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Top 20 Political Songs: Killing in the Name | Rage Against the Machine | 1992

"You justify those that died by wearing the badge"

The Christmas No 1 for December 2009 after a successful campaign to defeat Simon Cowell's annual X Factor coronation, 'Killing in the Name' was a cult classic before it spawned a Facebook campaign.

The Christmas battle was not entirely sanitised - a Radio 5 live performance had its broadcast cut short as Zack de la Rocha reneged on an agreement not to swear. On the recording, an anxious voice can be heard exclaiming, "Get rid of it!" The presenter then apologises, saying: "We were expecting it and asked them not to do it, and they did it anyway."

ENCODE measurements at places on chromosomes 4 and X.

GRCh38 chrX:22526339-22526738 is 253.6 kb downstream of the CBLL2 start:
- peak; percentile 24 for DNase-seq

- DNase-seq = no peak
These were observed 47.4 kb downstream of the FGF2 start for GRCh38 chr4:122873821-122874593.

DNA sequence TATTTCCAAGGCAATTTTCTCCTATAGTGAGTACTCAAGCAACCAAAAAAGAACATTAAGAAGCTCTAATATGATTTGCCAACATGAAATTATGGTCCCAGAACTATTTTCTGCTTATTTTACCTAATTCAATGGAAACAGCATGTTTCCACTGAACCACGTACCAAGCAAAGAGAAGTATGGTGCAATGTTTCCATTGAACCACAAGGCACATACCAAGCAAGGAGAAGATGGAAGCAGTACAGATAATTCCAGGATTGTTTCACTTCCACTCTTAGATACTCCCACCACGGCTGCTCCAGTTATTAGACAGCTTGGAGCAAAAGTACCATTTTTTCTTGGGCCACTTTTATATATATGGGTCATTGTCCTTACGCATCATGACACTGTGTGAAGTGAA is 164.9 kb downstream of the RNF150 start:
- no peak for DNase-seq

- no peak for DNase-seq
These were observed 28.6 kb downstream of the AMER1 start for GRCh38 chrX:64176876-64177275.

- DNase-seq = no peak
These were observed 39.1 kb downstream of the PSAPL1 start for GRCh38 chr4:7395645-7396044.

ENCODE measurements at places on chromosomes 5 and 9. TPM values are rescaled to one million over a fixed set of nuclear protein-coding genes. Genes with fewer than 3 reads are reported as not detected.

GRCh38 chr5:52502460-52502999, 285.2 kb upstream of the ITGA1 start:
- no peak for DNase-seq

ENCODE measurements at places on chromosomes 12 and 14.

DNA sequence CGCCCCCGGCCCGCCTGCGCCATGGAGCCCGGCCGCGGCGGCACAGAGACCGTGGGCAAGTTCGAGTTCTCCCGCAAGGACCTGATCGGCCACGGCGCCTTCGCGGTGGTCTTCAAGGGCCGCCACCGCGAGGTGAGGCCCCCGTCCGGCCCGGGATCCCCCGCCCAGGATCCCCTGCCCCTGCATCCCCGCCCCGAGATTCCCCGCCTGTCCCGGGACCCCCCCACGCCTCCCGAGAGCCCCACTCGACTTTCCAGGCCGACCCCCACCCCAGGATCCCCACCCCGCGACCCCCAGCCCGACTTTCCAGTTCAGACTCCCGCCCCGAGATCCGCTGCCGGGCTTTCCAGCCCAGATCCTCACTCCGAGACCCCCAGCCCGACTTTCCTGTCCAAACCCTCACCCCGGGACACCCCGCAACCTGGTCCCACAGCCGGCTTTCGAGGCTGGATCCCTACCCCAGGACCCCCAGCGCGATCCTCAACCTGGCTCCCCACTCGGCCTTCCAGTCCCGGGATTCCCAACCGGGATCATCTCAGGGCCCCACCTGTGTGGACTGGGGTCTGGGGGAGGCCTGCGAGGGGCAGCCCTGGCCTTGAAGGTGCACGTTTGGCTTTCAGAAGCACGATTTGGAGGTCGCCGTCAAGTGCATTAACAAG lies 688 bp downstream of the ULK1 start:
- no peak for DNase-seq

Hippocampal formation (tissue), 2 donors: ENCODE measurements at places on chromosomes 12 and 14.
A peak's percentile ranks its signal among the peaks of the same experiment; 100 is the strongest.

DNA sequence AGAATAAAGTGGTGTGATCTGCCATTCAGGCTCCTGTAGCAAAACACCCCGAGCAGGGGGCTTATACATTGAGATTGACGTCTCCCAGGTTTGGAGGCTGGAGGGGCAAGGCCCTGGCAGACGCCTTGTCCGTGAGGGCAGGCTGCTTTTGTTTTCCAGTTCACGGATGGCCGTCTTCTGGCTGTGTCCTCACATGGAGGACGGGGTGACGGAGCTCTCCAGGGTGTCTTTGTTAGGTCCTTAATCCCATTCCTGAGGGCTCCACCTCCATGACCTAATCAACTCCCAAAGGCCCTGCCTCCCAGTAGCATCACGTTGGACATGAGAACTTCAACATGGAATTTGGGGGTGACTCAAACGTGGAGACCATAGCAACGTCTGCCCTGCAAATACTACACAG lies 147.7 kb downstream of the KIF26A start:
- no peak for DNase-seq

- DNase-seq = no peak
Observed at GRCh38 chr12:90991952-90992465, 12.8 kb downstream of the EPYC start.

Regardless of its latter-day mainstream acceptance, the song remains an angry anti-establishment scrawl which proclaims "Some of those who wear forces are the same that burn crosses", rails against control and builds to the central scream "F*** you, I won't do what you tell me!". The repetitive, agitating lyric rails against an authority seen as institutionally racist:

Those who died are justified for wearing the badge, they're the chosen whites.

You justify those that died by wearing the badge, they're the chosen whites.

"Killing in the Name" has been linked to the 1992 Los Angeles race riots that followed the acquittal of four police officers accused of assault and using excessive force in a videotaped beating of Rodney King. The song has outgrown its context: a rebel howl that alerted young people to the power of raw expression, the sound was subsequently taken in a blatantly commercial direction by Limp Bizkit.

Next: Talkin' 'bout a Revolution.

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